Header

UZH-Logo

Maintenance Infos

Differential responses of the dorsomedial prefrontal cortex and right posterior superior temporal sulcus to spontaneous mentalizing


Moessnang, Carolin; Otto, Kristina; Bilek, Edda; Schäfer, Axel; Baumeister, Sarah; Hohmann, Sarah; Poustka, Luise; Brandeis, Daniel; Banaschewski, Tobias; Tost, Heike; Meyer-Lindenberg, Andreas (2017). Differential responses of the dorsomedial prefrontal cortex and right posterior superior temporal sulcus to spontaneous mentalizing. Human Brain Mapping, 38(8):3791-3803.

Abstract

Previous research suggests a role of the dorsomedial prefrontal cortex (dmPFC) in metacognitive representation of social information, while the right posterior superior temporal sulcus (pSTS) has been linked to social perception. This study targeted these functional roles in the context of spontaneous mentalizing. An animated shapes task was presented to 46 subjects during functional magnetic resonance imaging. Stimuli consisted of video clips depicting animated shapes whose movement patterns prompt spontaneous mentalizing or simple intention attribution. Based on their differential response during spontaneous mentalizing, both regions were characterized with respect to their task-dependent connectivity profiles and their associations with autistic traits. Functional network analyses revealed highly localized coupling of the right pSTS with visual areas in the lateral occipital cortex, while the dmPFC showed extensive coupling with instances of large-scale control networks and temporal areas including the right pSTS. Autistic traits were related to mentalizing-specific activation of the dmPFC and to the strength of connectivity between the dmPFC and posterior temporal regions. These results are in good agreement with the hypothesized roles of the dmPFC and right pSTS for metacognitive representation and perception-based processing of social information, respectively, and further inform their implication in social behavior linked to autism. Hum Brain Mapp, 2017. © 2017 Wiley Periodicals, Inc.

Abstract

Previous research suggests a role of the dorsomedial prefrontal cortex (dmPFC) in metacognitive representation of social information, while the right posterior superior temporal sulcus (pSTS) has been linked to social perception. This study targeted these functional roles in the context of spontaneous mentalizing. An animated shapes task was presented to 46 subjects during functional magnetic resonance imaging. Stimuli consisted of video clips depicting animated shapes whose movement patterns prompt spontaneous mentalizing or simple intention attribution. Based on their differential response during spontaneous mentalizing, both regions were characterized with respect to their task-dependent connectivity profiles and their associations with autistic traits. Functional network analyses revealed highly localized coupling of the right pSTS with visual areas in the lateral occipital cortex, while the dmPFC showed extensive coupling with instances of large-scale control networks and temporal areas including the right pSTS. Autistic traits were related to mentalizing-specific activation of the dmPFC and to the strength of connectivity between the dmPFC and posterior temporal regions. These results are in good agreement with the hypothesized roles of the dmPFC and right pSTS for metacognitive representation and perception-based processing of social information, respectively, and further inform their implication in social behavior linked to autism. Hum Brain Mapp, 2017. © 2017 Wiley Periodicals, Inc.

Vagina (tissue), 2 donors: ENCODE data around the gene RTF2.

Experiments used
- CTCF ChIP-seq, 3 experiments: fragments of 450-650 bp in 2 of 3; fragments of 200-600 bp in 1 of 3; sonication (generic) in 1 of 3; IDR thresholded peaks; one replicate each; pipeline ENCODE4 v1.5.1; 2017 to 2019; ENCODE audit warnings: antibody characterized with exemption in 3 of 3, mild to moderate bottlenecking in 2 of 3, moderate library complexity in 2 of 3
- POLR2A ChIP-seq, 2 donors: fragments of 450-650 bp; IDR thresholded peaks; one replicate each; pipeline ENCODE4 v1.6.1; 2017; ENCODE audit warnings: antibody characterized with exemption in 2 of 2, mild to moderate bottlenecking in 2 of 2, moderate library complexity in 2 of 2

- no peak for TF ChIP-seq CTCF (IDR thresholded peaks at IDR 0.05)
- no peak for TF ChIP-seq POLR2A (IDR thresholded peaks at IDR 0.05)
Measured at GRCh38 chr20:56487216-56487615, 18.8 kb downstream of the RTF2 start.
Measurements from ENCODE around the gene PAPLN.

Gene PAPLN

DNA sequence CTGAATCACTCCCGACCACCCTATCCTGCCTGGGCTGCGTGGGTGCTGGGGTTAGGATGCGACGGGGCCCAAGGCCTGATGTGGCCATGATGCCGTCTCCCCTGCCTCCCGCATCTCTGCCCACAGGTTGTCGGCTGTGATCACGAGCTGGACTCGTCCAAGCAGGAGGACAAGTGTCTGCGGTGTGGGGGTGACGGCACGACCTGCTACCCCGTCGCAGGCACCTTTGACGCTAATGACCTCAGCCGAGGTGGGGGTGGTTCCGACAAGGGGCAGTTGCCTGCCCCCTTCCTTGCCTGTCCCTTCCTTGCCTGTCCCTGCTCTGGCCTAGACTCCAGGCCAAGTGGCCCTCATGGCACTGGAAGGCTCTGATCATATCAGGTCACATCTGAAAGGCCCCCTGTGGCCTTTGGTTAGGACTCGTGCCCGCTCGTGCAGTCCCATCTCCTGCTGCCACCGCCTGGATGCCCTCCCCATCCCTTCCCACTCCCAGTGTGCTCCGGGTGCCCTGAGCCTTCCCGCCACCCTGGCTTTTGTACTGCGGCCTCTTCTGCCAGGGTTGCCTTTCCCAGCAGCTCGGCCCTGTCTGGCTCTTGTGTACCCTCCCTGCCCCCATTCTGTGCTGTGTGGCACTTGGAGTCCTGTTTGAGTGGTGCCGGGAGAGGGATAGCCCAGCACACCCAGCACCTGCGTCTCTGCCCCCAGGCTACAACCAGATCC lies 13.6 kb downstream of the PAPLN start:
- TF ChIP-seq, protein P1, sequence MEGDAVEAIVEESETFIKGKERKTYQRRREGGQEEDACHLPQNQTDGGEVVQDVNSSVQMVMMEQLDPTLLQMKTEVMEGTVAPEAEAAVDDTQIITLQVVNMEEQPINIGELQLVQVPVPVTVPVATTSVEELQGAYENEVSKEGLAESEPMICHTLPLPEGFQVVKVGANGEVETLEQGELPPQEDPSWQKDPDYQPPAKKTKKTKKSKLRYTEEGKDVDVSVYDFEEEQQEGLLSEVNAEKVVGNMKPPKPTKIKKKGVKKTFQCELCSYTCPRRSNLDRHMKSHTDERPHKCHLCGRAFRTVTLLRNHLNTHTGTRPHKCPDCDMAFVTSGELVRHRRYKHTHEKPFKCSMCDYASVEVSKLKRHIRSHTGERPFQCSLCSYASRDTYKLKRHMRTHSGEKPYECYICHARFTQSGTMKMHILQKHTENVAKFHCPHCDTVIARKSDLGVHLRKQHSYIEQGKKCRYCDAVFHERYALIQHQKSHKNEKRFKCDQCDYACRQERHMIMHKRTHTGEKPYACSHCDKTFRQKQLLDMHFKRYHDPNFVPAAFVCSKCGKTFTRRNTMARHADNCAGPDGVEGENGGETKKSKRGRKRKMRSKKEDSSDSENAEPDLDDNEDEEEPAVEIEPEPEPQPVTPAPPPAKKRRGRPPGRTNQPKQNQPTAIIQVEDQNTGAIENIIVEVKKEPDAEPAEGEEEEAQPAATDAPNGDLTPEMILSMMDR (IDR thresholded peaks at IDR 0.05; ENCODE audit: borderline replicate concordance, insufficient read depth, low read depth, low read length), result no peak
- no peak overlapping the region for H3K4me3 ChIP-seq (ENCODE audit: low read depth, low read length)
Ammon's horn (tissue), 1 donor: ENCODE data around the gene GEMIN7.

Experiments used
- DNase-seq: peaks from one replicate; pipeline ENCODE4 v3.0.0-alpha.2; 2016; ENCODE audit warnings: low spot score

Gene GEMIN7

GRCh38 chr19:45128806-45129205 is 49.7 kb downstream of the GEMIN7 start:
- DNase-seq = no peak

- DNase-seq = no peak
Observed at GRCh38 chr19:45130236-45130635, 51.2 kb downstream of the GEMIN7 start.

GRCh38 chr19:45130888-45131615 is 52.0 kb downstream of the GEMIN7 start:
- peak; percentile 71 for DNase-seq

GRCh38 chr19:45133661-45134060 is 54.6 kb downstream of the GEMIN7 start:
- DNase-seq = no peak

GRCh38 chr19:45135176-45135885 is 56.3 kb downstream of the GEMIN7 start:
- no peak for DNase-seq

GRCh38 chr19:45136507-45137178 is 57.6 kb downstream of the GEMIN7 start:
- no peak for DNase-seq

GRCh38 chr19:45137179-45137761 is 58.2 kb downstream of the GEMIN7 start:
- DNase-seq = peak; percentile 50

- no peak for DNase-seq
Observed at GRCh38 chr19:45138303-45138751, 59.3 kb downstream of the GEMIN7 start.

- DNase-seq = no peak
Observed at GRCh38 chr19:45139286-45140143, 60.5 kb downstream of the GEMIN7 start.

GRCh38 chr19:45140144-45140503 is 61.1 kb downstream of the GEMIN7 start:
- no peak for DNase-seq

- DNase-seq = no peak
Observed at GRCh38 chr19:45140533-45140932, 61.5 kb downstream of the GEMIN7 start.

Statistics

Altmetrics

Downloads

1 download since deposited on 13 Jun 2017
1 download since 12 months
Detailed statistics

Additional indexing

Item Type:Journal Article, refereed, original work
Communities & Collections:04 Faculty of Medicine > Psychiatric University Hospital Zurich > Center for Child and Adolescent Psychiatry
04 Faculty of Medicine > Neuroscience Center Zurich
04 Faculty of Medicine > Center for Integrative Human Physiology
Dewey Decimal Classification:610 Medicine & health
Language:English
Date:27 May 2017
Deposited On:13 Jun 2017 12:20
Last Modified:06 Jul 2017 01:03
Publisher:Wiley-Blackwell Publishing, Inc.
ISSN:1065-9471
Publisher DOI:https://doi.org/10.1002/hbm.23626
PubMed ID:28556306

Download

Preview Icon on Download
Content: Published Version
Language: English
Filetype: PDF - Registered users only
Size: 462kB
View at publisher

TrendTerms

TrendTerms displays relevant terms of the abstract of this publication and related documents on a map. The terms and their relations were extracted from ZORA using word statistics. Their timelines are taken from ZORA as well. The bubble size of a term is proportional to the number of documents where the term occurs. Red, orange, yellow and green colors are used for terms that occur in the current document; red indicates high interlinkedness of a term with other terms, orange, yellow and green decreasing interlinkedness. Blue is used for terms that have a relation with the terms in this document, but occur in other documents.
You can navigate and zoom the map. Mouse-hovering a term displays its timeline, clicking it yields the associated documents.

Author Collaborations